On Thursday when we get a Q1 update from Thomas Cook Group (TCG) the travel company’s beleaguered shareholders will no doubt be hoping they get a break this time around.
So too, no doubt, will Thomas Cook’s boss, Peter Fankhauser.
Having most-recently announced operating losses of £49 million and warned on the outlook for the rest of the year, unsurprisingly his shareholders weren’t best pleased by his share incentive plan, which could score him an extra 225% (worth £1.6 million) simply if his board tweaks some performance criteria. He has since lost the support of a third of his shareholders over his plans to boost his £703,800 base salary.
Just over six months ago things were looking decidedly sunnier for both Fankhauser and his irritated shareholders. The 2017 summer season was a near-sellout and a third of holidays for the then-upcoming winter season had already sold. The future was looking bright. But within less than two months the company’s shares were down 13% after full-year results which showed that Thomas Cook - just like many of its peers - was at the mercy of margins.
The UK business reported its first downturn in margins after four years of growth as price-conscious Brits heading to the Costas turned up the heat on Thomas Cook. The need to cut prices to pull in the punters sent UK operating profits down 34% on a like-for-like basis to £52 million, meaning operating profits for overall tour operations were flat.
However, Thomas Cook has said demand for cheap holidays is strong and bookings and pricing for the 2018 summer season are ahead of last year, thanks to a recovery in sentiment towards Turkey and Egypt.
Another travel company, even more familiar with controversy, is Ryanair (RYA) which gives us a trading update on Monday. Having seen off Monarch and Air Berlin and now with Wizz Air (WIZZ) snapping at its heels, as reported in last week’s Stock Watch, its Q3 figures will be of note.
Having just reached its first union deal in its 33-year history, after agreeing to recognise Britain’s pilot group as it attempts to resolve a long-running battle with cockpit crews over wages and conditions, Ryanair’s shareholders will be hoping for less turbulence in the months and year ahead.
On Thursday, new chief executive Dominic Blakemore will give a trading update on Compass Group (CPG), which is still coming to terms with the tragic death of its late-chief exective Richard Cousins, who was killed in a helicopter accident in Australia at the start of the year.
At the time of the full year results, in November, the catering giant said it continued to make good progress in its North American operations, although the offshore division remained weak. The market will be focusing on those two areas as well as the order pipeline. It has already said it expects its tax rate to fall from 26.5% to 24% as a result of the corporate tax changes in the US, so an outlook for the full year will be closely watched.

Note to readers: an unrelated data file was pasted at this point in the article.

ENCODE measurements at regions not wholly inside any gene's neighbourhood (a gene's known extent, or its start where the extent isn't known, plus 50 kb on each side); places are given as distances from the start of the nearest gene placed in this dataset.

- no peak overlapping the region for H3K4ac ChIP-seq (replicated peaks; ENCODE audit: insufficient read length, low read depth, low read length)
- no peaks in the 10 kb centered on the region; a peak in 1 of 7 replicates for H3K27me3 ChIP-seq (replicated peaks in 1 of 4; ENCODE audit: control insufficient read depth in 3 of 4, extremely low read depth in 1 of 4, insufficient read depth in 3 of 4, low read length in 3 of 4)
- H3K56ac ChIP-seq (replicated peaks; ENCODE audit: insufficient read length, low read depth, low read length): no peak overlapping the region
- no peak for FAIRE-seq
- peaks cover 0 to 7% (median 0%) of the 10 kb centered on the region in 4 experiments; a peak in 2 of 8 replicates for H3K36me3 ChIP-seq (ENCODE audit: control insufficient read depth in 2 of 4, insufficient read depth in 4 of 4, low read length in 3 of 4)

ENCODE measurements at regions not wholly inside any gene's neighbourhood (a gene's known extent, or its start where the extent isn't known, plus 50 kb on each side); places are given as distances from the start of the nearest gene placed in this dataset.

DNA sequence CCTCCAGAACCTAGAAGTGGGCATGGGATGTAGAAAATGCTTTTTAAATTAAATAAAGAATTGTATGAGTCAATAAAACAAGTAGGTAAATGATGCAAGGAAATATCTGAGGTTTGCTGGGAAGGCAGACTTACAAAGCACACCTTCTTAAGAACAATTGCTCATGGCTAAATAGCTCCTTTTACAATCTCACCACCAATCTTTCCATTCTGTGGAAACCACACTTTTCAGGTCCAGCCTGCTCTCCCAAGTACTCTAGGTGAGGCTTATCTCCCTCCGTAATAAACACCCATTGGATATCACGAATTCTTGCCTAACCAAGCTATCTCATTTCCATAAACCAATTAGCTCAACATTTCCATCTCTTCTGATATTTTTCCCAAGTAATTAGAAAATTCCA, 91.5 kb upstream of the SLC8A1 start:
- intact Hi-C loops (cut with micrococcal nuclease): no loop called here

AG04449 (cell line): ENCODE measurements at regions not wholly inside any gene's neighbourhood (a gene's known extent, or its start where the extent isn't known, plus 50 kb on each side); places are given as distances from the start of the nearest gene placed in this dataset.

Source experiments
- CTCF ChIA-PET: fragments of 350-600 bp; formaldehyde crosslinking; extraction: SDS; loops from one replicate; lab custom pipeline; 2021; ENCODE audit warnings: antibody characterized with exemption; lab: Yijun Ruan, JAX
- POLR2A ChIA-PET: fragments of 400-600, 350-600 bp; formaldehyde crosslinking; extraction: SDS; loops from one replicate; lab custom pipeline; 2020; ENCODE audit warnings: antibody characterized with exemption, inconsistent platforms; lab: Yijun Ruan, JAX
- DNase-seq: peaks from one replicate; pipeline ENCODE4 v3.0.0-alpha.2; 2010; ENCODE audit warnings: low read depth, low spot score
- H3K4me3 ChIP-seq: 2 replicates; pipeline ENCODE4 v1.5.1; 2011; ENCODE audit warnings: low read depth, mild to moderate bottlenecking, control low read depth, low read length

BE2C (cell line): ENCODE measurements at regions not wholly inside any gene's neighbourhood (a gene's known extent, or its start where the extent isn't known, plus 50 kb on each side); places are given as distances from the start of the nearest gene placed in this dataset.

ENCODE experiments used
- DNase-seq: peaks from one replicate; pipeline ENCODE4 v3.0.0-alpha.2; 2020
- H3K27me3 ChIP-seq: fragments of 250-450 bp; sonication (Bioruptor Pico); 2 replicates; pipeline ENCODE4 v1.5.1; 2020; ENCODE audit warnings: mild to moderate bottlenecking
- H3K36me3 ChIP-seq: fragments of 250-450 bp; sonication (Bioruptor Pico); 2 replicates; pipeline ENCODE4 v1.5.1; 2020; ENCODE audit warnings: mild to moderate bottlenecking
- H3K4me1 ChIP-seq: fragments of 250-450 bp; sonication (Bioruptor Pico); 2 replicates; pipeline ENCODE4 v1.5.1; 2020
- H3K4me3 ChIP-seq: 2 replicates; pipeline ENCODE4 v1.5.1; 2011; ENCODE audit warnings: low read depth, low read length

Talking of tax reforms, they were less welcomed by those in the oil sector, but they didn’t unnecessarily worry Royal Dutch Shell (RDSA) last week, so all eyes will be on whether concern BP (BP.) can pull off a similar tax-defying feat.
Last week Shell reported Q4 and full year 2017 results which both showed increases in excess of 100% compared to the previous year. All the more impressive because they were achieved despite a $2 billion hit from charges related to those US tax reforms.
For BP, the steady rise in the oil price, coupled with deep restructuring and cost cutting programmes that the big oil groups are all engaging in, plus the last of the additional charges made for the Gulf of Mexico disaster, should see BP back to making the huge profits that we have seen in the past.
You might not be immediately familiar with new kid on the block EI Group (EIG) but it’s actually Enterprise Inns, in a new guise. The group said it was changing its name to better reflect it as a more - ahem - enterprising business.
The new strategy which the company says will set it up as “a portfolio of businesses comprising a variety of operating models and trading styles designed to optimise the value derived from the asset base.” What that means, in plain English, is that by 2020 it will own around 1,000 other commercial properties, in addition to the 2,400 inns it already has in its portfolio on a leased and tenanted basis. Enterprising indeed.
Analysts at Numis expect pre-tax profits of £121million for the year to September 2018, giving earnings per share of 21.8p.
Key company announcements in the week ahead
Ocado Group (OCDO)
TalkTalk Telecom Group (TALK)
Rio Tinto (RIO)
Smurfit Kappa group (SKG)
Tullow Oil (TLW)
Thomas Cook Group (TCG)
Compass Group (CPG)
DFS Furniture (DFS)
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